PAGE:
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First World War Centenary in Afghanistan

Service personnel at Camp Bastion held a ceremony to mark the centenary of the First World War.

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UK service personnel at the ceremony in Camp Bastion marking the centenary of Britain's entry into the First World War [Picture: Corporal Daniel Wiepen RLC, Crown copyright]

UK service personnel paying their respects at Camp Bastion

Armed forces personnel from all 3 services, as well as the US Marine Corps, gathered in Camp Bastion in southern Afghanistan to commemorate the start of the First World War.

Around 400 personnel congregated at the vigil site for a parade illuminated by the lights of military vehicles, before a ceremony presided over by force senior chaplain Wing Commander Geoffrey Withers.

The event was attended by senior commanders including the US Marine Corps’ Brigadier General Daniel Yoo, the Commandant General of Regional Command (Southwest), and Brigadier Rob Thomson, Deputy Commander Regional Command (Southwest).

The ceremony was given added poignancy by the current deployment of units with battle honours from the First World War, including 5th Battalion The Rifles, who provide the Manoeuvre Battle Group, and the Queen’s Dragoon Guards, currently serving as the Brigade Advisory Team.

A soldier plays the Last Post
A soldier plays the Last Post at the ceremony at Camp Bastion marking 100 years since Britain entered the First World War [Picture: Corporal Daniel Wiepen RLC, Crown copyright]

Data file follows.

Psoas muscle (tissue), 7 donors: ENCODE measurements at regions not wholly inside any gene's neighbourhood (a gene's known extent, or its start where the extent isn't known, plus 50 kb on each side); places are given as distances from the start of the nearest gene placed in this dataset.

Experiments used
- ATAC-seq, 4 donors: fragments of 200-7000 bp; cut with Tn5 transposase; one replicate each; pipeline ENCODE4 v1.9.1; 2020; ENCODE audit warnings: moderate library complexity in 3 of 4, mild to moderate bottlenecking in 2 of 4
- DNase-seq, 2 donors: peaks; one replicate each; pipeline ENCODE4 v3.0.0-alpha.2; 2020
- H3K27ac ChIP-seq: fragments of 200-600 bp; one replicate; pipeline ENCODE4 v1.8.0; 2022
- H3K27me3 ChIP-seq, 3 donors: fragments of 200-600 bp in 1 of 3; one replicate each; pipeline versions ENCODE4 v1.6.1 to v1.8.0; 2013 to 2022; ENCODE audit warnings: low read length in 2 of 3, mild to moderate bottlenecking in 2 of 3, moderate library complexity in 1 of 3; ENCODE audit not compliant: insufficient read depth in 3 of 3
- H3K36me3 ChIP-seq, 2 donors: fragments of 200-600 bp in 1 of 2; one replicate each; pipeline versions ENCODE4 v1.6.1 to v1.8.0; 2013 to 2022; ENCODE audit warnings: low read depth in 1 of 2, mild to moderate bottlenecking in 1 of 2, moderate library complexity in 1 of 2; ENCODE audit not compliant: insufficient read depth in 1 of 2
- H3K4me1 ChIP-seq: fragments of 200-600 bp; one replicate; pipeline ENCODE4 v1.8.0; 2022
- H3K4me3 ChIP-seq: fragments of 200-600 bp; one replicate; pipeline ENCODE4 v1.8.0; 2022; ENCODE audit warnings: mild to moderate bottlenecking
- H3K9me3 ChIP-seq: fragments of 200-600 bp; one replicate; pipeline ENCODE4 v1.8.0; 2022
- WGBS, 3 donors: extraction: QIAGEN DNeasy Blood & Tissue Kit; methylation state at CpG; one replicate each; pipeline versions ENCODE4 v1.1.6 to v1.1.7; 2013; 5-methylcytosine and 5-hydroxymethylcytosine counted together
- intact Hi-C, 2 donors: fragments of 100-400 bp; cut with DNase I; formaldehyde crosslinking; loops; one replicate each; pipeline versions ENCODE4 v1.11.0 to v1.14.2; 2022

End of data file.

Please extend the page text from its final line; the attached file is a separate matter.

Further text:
Linking the experiences of troops in the First World War with the current operation in Afghanistan, Brigadier Thomson said:

The character demanded by combat has not changed and you all stand here today as first-hand witnesses of another generation of courageous and committed fighting men and women.

You have achieved much here in Afghanistan and can look back with pride upon what you have done here. You have made the streets of London and Washington safer, helped build credible and capable Afghan National Security Forces, and have improved life for ordinary Afghans.

The ceremony also featured readings, including one from the youngest member of the Royal Artillery on Operation Herrick, who was chosen to signify the youth of many of those who fought and died in the First World War.

It concluded with the marking of reveille and the Last Post with a light gun, before the vehicle lights were switched off, leaving a piper and bugler playing in the darkness.

Published 4 August 2014